You Are Browsing ' steam machine ' Tag

By Brandon Boatman On 28 Jan, 2014 At 01:20 PM | Categorized As News, ROG News, ROG Tech | With 0 Comments

No Gravatar

Alienware-Steam-Machine

Only a week or two after the big CES debut of the Steam Machines we get another nice surprise from our good friends at Alienware. Earlier this week it was announced that Alienware’s version of the Steam Machine will not allow customization and will be updated every year. A few days after that it was said that Alienware will allow customers to upgrade their machines.

Frank Azor, Alienware general manager, apparently misspoke. In an interview with Eurogamer Azor says, “The Alienware Steam Machine, announced at CES, is designed to deliver a great gaming experience in the living room and we will enable customers to upgrade components.”

Azor says the he made the previous comment because their Machine’s size doesn’t allow for easy upgrades. Coming in around the size of a Nintendo Wii you can see how that would make removing parts difficult. Instead Azor recommended their X51 desktop model for those feeling the need to do some DIY upgrades.

Not allowing the users of a Steam Machine the ability to upgrade would successfully defeat the purpose of a Steam Machine. The whole point of the Steam Machines was a sort of console “openness.” All the big screen gaming of a console coupled with the technical superiority of a computer and the great steam collection you’ve built sale after sale.

Alienware’s Steam Machine doesn’t have a set list of specs or price point yet so it’ll be interesting to see what type of build(s) they’re going for and what they plan for their yearly release.

 

By Brandon Boatman On 17 Jan, 2014 At 03:18 AM | Categorized As Conventions, PC Games, ROG News | With 0 Comments

No GravatarCES holds big surprises every year and this year was no different. While Valve was expected to have some information on their vision for steam and the Steam Machines nobody expected for them to unveil 14 different machines all by third party manufacturers.

steam6

steam1 steam2 steam3 steam4 steam5 steam7

            The list of manufacturers goes as follows: Alienware, Alternate, CyberPowerPC, Digital Storm, Falcon NW, GigaByte, iBuyPower, Maingear, Material.net, Next Spa, Origin PC, Scan, Webhallen and Zotac.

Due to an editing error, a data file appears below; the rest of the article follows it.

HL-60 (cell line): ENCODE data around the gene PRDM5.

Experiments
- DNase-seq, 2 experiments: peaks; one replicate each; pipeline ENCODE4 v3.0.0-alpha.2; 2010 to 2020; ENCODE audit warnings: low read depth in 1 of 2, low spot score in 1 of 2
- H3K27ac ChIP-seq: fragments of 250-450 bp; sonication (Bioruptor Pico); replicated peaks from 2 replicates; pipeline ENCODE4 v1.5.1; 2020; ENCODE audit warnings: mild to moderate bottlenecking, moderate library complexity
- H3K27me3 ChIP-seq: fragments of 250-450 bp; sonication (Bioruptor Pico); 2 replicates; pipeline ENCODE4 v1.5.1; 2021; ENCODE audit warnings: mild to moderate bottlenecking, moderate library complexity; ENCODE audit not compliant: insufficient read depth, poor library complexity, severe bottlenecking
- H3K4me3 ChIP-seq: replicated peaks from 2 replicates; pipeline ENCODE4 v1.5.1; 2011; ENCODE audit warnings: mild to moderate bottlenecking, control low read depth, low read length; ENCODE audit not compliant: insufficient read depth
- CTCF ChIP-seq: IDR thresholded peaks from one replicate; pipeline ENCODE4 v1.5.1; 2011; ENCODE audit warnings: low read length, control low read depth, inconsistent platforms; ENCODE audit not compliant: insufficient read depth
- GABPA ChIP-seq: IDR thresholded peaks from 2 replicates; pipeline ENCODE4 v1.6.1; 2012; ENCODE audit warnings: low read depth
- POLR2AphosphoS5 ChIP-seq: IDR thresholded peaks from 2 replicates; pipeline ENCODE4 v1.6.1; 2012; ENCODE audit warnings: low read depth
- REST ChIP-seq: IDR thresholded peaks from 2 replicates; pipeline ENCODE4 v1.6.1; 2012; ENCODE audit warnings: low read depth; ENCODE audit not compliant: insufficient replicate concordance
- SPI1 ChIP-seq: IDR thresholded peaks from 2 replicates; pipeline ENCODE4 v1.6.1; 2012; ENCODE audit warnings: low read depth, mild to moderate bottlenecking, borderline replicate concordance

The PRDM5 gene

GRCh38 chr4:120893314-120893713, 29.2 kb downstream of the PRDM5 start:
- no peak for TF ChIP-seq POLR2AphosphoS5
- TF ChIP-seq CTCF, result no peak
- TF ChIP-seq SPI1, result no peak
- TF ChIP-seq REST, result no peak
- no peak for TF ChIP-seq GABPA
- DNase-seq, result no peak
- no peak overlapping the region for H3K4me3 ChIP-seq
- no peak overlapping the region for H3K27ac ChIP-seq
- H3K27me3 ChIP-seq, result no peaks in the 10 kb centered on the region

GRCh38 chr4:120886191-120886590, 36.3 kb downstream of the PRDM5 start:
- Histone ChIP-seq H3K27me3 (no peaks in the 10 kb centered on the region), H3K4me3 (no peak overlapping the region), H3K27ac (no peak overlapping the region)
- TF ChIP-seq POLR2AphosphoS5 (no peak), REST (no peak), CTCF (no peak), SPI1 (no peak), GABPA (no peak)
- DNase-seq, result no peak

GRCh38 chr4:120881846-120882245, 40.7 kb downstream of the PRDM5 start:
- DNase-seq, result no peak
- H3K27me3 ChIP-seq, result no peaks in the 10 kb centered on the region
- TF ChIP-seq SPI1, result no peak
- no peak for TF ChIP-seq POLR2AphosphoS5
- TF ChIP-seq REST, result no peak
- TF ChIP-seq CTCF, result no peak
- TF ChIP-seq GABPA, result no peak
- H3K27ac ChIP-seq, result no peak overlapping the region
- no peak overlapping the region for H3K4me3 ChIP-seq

As expected with so many different makers all of the boxes come in different shapes, sizes and all sport different internal hardware. Some like the Digital Storm and Origin builds come with top of the line processors and great graphics cards and others like the Falcon NW Tiki are completely customizable minus the graphics card, but I’m sure that may change as well because it has to be compatible with the CPU. Some boxes also allow you to choose between an Intel and AMD CPU. Along with the builds prices will vary as well ranging from TBD/$499 to $6,000.

The one constant on each machine will be the new SteamOS. According to Valve, “SteamOS combines the rock-solid architecture of Linux with a gaming experience build for the big screen.” SteamOS also allows family sharing or what I’m sure will be “family” sharing. Anyone and everyone you want to have access to your games library can and you can also limit what games you want them to have access to.

Another great feature of SteamOS is the ability to play your Windows and Mac games on your old computer and stream them via you network to your Steam Machine and play them that way. Obviously we don’t know how well that’ll work but simply having it as an option is better than having to wonder how you’ll play your Windows/Mac only games on a Linux based machine.

Lastly, these machines should not be confused with Valve’s own Steam Machine. 300 beta units of their Steam Machine have already been shipped. The beta version came with an i7-4770, i5-4570 or an unknown version of the i3 processor and uses the Nvidia Titan, Nvidia GTX780, Nvidia GTX760 or the Nvidia GTX660. All of the units also came with 16GB of RAM and have a hybrid 1TB/8GB SSHD.

All of this, however, begs the question of worth. While the cheaper machines, i.e. the $499 ones, may be able to make a case for themselves I find it hard to believe that there is a pc worth $6000. Of course we can assume that won’t the major seller. The question comes to mind with the $499-$1,000+ builds.

The only advice I can think of is price out your own ideal build. Sites like Newegg and Amazon have deals all of the time. If building your own pc isn’t your thing and you really don’t like console gaming then this might be the route for you. Of course you can always mod the machine after you buy it anyway.